It wasn’t until New Hollywood came to be, a fervid, fertile period between the late ’60s (Bonnie and Clyde, Rosemary’s Baby The Wild Bunch) and the end of the ’70s (Raging Bull marks the end, in 1980), during which time the director was boss, and squalid, arthouse films proliferated. The era’s studio produced masterpieces include Martin Scorsese’s Taxi Driver and Francis Ford Coppola’s first two Godfather films.
The Godfather, released in 1972, encapsulates everything that made New Hollywood a distinct, fleeting moment in American cinema: created under major duress, the stars Marlon Brando and Al Pacino didn’t get along (Pacino fancied himself the star and refused to attend the Academy Awards when he was nominated for Supporting Actor and Brando Lead Actor), and Coppola, who reluctantly agreed to helm the film, developed a non-malleable vision for the film and fought with Paramount head Robert Evans. Today, filmmakers rarely win squabbles with producers; even Scorsese has to fight to get his films released un-butchered.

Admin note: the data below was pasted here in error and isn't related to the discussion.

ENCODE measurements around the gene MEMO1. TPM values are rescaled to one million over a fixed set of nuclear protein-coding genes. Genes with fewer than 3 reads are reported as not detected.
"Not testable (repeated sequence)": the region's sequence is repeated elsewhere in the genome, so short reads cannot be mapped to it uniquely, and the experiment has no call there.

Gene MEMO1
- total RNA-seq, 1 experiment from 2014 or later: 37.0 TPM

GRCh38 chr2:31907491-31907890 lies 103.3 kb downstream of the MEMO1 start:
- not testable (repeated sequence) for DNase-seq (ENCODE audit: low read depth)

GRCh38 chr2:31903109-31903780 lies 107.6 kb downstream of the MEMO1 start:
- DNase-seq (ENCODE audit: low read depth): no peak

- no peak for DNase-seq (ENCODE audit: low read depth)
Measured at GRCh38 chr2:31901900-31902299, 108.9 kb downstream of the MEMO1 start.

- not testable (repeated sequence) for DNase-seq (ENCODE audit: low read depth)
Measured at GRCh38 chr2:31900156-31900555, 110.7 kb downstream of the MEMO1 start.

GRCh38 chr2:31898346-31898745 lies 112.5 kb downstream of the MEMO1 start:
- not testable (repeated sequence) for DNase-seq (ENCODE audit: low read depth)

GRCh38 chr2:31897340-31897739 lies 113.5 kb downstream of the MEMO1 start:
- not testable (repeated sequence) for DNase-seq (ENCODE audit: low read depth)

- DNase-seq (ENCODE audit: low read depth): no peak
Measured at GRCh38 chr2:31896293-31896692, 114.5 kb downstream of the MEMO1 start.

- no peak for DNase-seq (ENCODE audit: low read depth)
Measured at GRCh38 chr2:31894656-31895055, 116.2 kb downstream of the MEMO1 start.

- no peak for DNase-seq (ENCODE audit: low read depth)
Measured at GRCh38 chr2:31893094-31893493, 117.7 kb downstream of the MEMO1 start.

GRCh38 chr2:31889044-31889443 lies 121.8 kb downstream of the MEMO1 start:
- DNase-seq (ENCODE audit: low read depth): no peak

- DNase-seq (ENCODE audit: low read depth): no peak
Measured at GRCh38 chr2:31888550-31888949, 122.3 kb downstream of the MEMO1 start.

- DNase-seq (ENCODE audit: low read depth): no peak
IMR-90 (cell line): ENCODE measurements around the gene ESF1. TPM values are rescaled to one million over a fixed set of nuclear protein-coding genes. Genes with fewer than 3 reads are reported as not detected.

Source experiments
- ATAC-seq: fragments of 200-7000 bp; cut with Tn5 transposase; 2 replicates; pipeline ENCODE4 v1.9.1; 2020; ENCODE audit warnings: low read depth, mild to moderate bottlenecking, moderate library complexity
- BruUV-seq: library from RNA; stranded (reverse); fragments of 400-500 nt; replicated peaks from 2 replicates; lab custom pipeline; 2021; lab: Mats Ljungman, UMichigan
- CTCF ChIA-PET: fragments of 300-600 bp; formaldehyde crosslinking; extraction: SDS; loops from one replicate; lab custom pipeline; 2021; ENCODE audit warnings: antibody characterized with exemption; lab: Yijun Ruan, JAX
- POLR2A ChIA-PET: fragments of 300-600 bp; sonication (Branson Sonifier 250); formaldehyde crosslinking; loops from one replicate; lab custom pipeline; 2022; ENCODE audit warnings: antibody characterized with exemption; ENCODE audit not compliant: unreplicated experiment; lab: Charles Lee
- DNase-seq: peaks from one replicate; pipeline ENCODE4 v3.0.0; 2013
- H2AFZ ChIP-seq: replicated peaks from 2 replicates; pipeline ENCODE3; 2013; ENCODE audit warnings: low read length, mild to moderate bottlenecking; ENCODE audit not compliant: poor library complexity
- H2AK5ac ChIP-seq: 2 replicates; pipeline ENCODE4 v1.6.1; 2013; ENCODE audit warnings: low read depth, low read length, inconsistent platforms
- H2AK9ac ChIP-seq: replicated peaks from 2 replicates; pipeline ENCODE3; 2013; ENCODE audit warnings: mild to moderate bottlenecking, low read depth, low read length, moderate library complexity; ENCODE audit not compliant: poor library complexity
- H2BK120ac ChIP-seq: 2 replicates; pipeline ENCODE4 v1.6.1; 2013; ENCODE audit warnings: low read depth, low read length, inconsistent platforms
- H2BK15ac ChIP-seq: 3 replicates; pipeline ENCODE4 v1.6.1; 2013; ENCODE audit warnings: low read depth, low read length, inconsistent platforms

Despite (or perhaps consequent of) its tumultuous production, The Godfather became the most successful film of all time at the box office, as well as one of the most critically acclaimed films. The next year, The Exorcist, directed by William Friedkin (hot off his Best Director winning The French Connection), presented a new extreme for studios and audiences. Arguably the most shocking wide-release of all time, The Exorcist thrived on its lurid material (little girl possessed by the devil and lugubrious self-mutilation via crucifix.) It was rewarded with 10 Oscar nominations, including the first ever Best Picture nod for a horror film.